Student Test Scores to Carry Just a Little Bit Less Weight for Tenure Decisions

Administration shaves test score component of teacher evaluations by 5 percent

chris cerf
After an extraordinary amount of public comment and some high-level meetings, the Christie administration has hedged on its plans to use test scores to evaluate teachers — but not by much.

State Education Commissioner Chris Cerf and his staff yesterday presented revisions to the new teacher evaluation code before the State Board of Education that would slightly lessen the weight that test scores would have in a teacher’s annual evaluation.

After first proposing that scores would amount to 35 percent of a performance evaluation for math and language arts teachers in grades 4-8, Cerf yesterday said that total would be trimmed to 30 percent for next year.

In addition, he said only the scores of students who had been enrolled with a given teacher 70 percent of the year would be applied to his or her rating. The previous level was 60 percent.

The board gave its preliminary approval to the revised proposal — known as Achieve NJ — moving it to the next stage in a lengthy regulatory process that still has a few months and more public comment to come. But the vote was a critical step in the process: Changes now are much more difficult to make.

“There was a feeling that 35 percent was too much, and reducing it by 5 percent made sense,” said Arcelio Aponte, the board president, after the meeting. “Based on the many discussions we had on this, I think 30 percent is a fair number.”

But even with the changes, there hardly seemed much satisfaction from those who have been critical of the state’s approach, nor much a sense that more compromise would come.

The state’s teachers unions have so far led the charge, with members of the New Jersey Education Association packing the public hearing in March and its top officers meeting with Cerf last week. They have been critical about the overall use of student test results, but especially with plans to use so-called student growth percentiles, which weigh student progress against that of comparable peers.

After watching the board’s vote yesterday, some of those officers said they didn’t feel they had made much headway, according to a spokesman.

“Not sure these changes really go far enough,” said Steve Wollmer, the NJEA’s communications director.

He said the 30 percent is not much better than 35 percent, indicating that both were arbitrary amounts with limited backing in research. And he said the commissioner still had the prerogative under the regulations to move them back up as high as 45 percent the second year and beyond.

“Board members got thousands of letters about this, and in the end, nothing much changed,” he said. “Twenty percent of our teachers are now going to be guinea pigs in this experiment, they really are.”

A key voice in the debate was also circumspect yesterday after the board’s action. State Sen. Teresa Ruiz (D-Essex) was the chief architect of the recent teacher tenure law that is the basis of the new regulations, and she had lobbied the administration to reduce the 35 percent as well, at least in the first year.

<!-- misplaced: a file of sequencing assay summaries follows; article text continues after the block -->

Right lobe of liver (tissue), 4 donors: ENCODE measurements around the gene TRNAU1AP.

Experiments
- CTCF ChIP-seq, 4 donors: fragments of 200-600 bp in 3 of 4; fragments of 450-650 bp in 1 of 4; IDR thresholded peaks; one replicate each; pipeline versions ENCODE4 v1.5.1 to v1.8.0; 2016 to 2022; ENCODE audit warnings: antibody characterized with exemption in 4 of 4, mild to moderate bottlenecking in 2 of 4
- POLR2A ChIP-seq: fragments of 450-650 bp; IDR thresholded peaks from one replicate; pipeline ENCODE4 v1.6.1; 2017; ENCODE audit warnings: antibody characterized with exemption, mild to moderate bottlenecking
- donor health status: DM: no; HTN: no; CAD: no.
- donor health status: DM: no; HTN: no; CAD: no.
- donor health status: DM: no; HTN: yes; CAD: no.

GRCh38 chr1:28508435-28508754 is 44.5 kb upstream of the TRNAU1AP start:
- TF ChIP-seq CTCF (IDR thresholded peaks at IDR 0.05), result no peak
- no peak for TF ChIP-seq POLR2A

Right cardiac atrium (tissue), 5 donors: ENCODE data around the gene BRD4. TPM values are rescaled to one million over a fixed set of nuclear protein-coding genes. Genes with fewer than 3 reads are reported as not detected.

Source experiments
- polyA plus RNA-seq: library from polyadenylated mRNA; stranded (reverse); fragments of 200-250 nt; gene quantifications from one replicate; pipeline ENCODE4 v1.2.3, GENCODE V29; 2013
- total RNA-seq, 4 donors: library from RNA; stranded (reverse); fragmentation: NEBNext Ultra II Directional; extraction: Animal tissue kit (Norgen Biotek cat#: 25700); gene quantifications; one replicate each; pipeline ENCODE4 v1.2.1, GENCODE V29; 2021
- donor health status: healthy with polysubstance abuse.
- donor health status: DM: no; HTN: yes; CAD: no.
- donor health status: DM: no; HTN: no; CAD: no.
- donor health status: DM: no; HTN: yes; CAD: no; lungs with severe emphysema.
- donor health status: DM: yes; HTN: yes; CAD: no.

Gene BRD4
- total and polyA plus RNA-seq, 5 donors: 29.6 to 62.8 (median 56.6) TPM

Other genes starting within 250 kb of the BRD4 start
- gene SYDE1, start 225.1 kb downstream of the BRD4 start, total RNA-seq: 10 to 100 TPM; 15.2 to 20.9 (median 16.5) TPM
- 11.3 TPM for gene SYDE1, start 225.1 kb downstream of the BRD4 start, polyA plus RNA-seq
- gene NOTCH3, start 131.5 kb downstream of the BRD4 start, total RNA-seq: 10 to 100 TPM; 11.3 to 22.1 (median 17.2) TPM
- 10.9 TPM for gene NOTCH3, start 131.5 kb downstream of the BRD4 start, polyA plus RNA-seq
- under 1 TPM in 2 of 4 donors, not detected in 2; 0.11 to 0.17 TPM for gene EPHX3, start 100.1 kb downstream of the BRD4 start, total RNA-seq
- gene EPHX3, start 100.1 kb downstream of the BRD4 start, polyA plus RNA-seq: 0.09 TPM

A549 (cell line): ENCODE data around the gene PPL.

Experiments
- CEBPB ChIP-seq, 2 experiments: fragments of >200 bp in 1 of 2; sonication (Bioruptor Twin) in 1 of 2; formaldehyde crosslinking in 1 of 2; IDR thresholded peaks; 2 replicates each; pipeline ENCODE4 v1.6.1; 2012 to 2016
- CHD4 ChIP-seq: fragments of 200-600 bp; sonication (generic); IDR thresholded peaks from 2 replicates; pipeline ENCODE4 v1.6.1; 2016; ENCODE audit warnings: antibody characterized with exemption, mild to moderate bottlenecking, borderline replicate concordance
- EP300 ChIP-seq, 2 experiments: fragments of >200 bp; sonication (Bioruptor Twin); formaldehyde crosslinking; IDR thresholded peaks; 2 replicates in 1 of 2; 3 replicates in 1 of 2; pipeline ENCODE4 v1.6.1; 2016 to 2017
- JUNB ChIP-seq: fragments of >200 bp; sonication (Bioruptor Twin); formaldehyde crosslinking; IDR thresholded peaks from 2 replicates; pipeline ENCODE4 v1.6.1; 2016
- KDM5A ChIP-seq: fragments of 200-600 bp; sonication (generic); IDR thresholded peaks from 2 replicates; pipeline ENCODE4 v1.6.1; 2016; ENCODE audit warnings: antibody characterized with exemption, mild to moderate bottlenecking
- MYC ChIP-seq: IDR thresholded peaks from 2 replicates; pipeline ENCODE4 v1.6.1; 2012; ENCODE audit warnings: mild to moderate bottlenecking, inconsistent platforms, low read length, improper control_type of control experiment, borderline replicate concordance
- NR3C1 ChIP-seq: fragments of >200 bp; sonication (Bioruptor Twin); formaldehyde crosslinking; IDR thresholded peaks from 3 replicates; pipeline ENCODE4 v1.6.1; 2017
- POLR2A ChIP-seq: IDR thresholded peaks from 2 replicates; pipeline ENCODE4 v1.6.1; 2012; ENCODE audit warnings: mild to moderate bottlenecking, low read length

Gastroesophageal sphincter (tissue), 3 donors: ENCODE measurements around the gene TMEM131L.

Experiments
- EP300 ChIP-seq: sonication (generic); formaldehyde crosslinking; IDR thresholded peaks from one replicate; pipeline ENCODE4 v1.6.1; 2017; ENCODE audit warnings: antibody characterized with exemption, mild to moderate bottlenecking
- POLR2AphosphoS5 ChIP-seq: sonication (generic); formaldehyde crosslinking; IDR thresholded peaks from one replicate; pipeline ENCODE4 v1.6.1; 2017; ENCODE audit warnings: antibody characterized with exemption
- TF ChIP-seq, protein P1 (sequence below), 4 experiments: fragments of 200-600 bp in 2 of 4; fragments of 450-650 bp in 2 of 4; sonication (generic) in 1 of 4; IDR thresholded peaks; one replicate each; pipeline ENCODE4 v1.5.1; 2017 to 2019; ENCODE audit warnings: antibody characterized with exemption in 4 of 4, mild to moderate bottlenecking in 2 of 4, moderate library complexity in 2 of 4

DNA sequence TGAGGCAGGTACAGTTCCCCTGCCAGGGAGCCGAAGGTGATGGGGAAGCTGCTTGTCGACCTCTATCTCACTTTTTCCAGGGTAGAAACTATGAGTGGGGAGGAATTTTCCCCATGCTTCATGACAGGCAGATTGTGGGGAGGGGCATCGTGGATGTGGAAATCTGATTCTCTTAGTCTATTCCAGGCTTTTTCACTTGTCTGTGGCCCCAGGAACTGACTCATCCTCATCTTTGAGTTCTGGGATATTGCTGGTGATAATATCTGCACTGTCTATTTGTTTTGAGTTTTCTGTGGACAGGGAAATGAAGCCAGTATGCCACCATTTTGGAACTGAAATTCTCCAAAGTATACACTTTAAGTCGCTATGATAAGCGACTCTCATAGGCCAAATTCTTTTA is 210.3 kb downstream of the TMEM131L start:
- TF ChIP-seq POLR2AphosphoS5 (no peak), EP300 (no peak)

When asked if a reduction by 5 percent was enough, she didn’t say one way or the other. “It’s all about getting together and having a conversation about what’s responsible, and our conversation allowed for that,” Ruiz said.

The only dissent on the board came from Ronald Butcher, who ended up abstaining in the otherwise unanimous vote. He said afterward that the research backing the use of student test scores in general and “student growth percentiles” in particular was inconclusive.

Cerf and others on his staff have repeatedly pointed to a recently completed Measures of Effective Teaching (MET) Project that tracked more than 3,000 teachers and backed the use of test scores in measuring their practice, along with classroom observations and student surveys

But that project has its detractors as well, and Butcher after the meeting said he hopes there will be a further airing of the different points of view.

”This is not just about New Jersey, but in other states, too, where there are concerns,” he said. “If you look at the research, there are some issues with it. The MET study is just one study, and there is a lot of research calling it into question.”

Butcher stressed he wasn’t against the proposal overall, or the urgency to improve the teacher evaluation system. “I don’t want to halt the whole thing, I’m just raising some questions,” he said.

But the vote yesterday was a critical turning point in the process, with the proposal next being posted in the State Register and open for 60-day public comment before expected adoption in September.

Changes can still be made, but if significant, they would likely require the process to begin again. Aponte said that as president he could waive some of those steps, but added that rarely happens.

Wollmer wasn’t too hopeful about his side prevailing. “I don’t think anybody expects much change now,” he said.

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